South Korea took action this month to strengthen its grid in preparation for a major boost in renewable energy generation.
At the beginning of the month, the state-owned Korea Electric Power Corporation (Kepco) picked U.S. infrastructure provider GE Power to build a 4-gigawatt high-voltage DC (HVDC) transmission link from the east of the country to the capital, Seoul, in the northwest.
The $320 million contract “will increase the stability and reliability of the Korean electrical transmission grid by adding new routes for power supply,” said GE Power in a press release.
The project will be delivered through KAPES, a joint venture that Kepco set up with GE in 2012 to carry out HVDC and flexible AC transmission system work in South Korea and beyond.
KAPES and GE are due to design and supply a 500-kilovolt HVDC bipole with two converter stations, including valves, cooling, converter transformers, filters, switchyards and control systems. It is GE’s fourth major HVDC contract in South Korea.
In the late 1990s, GE built a 300-megawatt, 101-kilometer (63-mile) point-to-point submarine HVDC interconnection linking South Korea’s Jeju Island with the mainland. In 2009, the company supplied converter stations for a 400-megawatt HVDC scheme.
In 2014, through KAPES, GE built a 1.5-gigawatt, 35-kilometer HVDC connection to transmit energy from South Korea’s coal-fired Dangjin power plant to the city of Pyeongtaek and the Seoul metropolitan area. The project is due to be completed at the end of 2019.
GE said South Korea’s energy demand has grown by almost 35 percent in the last decade.
The latest HVDC project follows the December publication of a power supply plan that will see gas and renewables gradually replacing coal and nuclear in South Korea’s generation mix between 2017 and 2031.
Coal and nuclear account for more than 70 percent of the country’s electricity supply, with renewables making up just 6 percent. Wind and solar each contribute about 1 percent to the power mix today.
Under the new plan, South Korea aims to meet 20 percent of its total electricity consumption with renewable energy resources by 2030, Reuters reported.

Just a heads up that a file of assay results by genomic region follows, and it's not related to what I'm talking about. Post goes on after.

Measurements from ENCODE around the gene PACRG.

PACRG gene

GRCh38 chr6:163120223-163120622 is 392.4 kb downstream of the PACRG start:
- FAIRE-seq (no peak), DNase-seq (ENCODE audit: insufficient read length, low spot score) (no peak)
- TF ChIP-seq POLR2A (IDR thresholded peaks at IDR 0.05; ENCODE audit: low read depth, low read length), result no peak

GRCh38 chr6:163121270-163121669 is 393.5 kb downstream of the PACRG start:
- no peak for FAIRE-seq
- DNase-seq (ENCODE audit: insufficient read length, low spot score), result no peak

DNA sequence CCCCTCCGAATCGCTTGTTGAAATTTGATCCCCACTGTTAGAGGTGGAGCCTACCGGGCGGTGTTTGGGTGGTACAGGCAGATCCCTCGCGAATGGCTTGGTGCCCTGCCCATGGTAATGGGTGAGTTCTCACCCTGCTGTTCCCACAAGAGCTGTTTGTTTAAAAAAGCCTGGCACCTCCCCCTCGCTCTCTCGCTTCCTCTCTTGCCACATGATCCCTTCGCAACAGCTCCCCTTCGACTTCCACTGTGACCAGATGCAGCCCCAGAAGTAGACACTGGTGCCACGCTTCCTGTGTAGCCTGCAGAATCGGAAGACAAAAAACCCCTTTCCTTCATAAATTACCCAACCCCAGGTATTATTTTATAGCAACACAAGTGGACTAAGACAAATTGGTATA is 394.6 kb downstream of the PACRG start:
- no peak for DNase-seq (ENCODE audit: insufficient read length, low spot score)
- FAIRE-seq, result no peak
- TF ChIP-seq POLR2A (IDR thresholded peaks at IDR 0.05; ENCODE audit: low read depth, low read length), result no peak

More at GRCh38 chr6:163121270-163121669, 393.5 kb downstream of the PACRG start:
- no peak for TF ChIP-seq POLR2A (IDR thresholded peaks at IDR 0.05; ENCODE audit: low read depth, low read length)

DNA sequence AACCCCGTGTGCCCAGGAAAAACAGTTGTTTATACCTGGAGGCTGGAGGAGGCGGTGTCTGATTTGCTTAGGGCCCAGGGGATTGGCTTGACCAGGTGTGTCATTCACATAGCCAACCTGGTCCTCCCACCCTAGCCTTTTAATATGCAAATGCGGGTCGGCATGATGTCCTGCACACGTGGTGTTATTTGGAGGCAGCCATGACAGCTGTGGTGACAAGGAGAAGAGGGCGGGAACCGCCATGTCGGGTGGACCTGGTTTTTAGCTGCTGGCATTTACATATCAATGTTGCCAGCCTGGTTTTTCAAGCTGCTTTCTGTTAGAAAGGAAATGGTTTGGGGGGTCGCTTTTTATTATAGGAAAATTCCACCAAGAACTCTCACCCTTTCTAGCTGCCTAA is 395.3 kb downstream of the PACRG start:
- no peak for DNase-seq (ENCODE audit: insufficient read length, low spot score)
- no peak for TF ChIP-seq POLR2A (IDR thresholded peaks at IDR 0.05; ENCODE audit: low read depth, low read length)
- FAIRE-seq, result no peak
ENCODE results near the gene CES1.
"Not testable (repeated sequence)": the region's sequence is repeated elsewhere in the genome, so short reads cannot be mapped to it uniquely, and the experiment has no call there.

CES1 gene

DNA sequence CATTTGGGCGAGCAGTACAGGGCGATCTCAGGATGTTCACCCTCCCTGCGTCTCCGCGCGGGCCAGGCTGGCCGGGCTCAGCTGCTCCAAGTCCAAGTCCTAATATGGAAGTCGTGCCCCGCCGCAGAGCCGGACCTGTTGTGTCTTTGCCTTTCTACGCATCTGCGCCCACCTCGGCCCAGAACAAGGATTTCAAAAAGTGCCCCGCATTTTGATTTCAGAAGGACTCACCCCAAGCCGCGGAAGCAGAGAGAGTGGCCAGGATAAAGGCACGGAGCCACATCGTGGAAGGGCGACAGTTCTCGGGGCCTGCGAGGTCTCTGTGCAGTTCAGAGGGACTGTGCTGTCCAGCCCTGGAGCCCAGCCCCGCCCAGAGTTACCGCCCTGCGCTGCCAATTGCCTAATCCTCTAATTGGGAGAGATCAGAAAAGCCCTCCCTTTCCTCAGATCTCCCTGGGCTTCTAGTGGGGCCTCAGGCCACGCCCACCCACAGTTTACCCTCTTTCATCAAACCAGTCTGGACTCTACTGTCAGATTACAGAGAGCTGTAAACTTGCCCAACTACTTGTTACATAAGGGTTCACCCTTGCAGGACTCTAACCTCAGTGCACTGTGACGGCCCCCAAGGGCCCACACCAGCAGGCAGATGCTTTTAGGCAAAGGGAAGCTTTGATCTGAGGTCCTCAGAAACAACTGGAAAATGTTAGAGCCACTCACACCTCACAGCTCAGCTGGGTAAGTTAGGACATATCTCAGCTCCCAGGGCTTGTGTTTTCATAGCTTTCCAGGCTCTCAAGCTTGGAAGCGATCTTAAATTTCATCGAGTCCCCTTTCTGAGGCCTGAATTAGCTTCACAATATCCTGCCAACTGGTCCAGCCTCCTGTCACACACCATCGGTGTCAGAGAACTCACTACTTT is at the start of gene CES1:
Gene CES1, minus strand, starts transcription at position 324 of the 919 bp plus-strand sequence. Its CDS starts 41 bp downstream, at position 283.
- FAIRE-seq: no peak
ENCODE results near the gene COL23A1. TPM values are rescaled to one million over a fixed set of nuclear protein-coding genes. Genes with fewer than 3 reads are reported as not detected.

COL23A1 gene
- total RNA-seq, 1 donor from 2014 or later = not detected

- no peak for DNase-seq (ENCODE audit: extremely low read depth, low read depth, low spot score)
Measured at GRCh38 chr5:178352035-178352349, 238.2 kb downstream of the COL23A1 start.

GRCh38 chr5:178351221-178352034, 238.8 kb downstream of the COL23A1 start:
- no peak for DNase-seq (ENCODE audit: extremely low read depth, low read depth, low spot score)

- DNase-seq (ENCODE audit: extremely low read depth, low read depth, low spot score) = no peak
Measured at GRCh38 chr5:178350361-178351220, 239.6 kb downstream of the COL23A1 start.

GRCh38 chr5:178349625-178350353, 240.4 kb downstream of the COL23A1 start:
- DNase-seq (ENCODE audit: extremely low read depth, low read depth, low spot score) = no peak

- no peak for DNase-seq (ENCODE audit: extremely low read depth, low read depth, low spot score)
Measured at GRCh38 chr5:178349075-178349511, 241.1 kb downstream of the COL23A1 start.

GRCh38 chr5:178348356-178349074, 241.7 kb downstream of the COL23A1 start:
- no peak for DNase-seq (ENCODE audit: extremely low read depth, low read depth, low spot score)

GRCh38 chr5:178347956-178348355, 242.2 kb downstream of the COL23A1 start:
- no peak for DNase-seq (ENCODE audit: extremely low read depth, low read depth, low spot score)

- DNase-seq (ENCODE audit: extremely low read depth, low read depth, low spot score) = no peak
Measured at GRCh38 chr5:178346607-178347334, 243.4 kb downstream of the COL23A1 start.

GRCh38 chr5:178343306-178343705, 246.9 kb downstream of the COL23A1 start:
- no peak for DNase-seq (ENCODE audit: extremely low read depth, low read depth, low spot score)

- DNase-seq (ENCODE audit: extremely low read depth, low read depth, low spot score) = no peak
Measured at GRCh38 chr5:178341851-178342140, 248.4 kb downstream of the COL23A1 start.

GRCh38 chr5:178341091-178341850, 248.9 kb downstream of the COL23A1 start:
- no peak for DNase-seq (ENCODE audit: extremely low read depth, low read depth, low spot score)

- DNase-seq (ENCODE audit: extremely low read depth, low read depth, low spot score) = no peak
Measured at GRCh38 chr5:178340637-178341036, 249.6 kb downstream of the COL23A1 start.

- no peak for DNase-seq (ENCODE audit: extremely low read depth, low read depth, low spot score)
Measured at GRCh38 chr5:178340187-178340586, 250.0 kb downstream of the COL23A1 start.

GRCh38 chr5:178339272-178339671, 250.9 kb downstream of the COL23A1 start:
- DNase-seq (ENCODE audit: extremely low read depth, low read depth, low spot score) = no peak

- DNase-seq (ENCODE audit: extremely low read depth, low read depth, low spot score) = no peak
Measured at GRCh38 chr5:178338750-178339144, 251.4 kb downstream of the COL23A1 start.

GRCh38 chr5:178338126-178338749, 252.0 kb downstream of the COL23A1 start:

The transition will see the coal total falling to deliver 36.1 percent of electricity supply by 2030, and nuclear covering a further 23.9 percent.
“To achieve that goal, Asia’s fourth-largest economy aims to increase its installed capacity of renewable power to 58.5 gigawatts by 2030, from 11.3 gigawatts this year,” said Reuters.
The country plans to add 30.8 gigawatts of solar to its generation portfolio, along with 16.5 gigawatts of wind.
“As South Korea plans to increase the renewable power generation to 20 percent under the 8th National Electricity Plan, the grid infrastructure needs to be upgraded,” said Rishab Shrestha, an analyst at GTM Research.
Large projects, generally not close to load centers, will account for around 60 percent of the capacity expansion plan. “That’s a considerable addition of variable generation to the existing grid, which is dominated by coal and nuclear at the moment,” said Shrestha.
Although it is unclear if this month’s announcement relates to the same initiative, in March last year Kepco and GE signed a memorandum of understanding on an HVDC build-out in Bitgaram Energy Valley, Naju City, near Gwangju, and South Jeolla Province, in the southwest.
“The Bitgaram Energy Valley in that region has several industrial complexes and Kepco’s headquarters around it, and is intended to be an innovative ecosystem for research,” Shrestha said.
The region also has plans to install around 1.8 gigawatts of solar capacity by 2020 and to build up to 5 gigawatts of onshore and offshore wind by 2030. “There would be synergies with electricity production and transmission to the load center in Seoul,” Shrestha observed.
Beyond keeping the lights on at home, it is likely Kepco’s interest in HVDC is driven by the potential for business overseas. The company is involved in plans to create an Asian supergrid stretching from Vladivostok and Tokyo in the east to New Delhi and Mumbai in the west.
Kepco is also a member of the Global Energy Interconnection Development and Cooperation Organization, based in Beijing, China, which is dedicated to promoting the sustainable development of energy worldwide.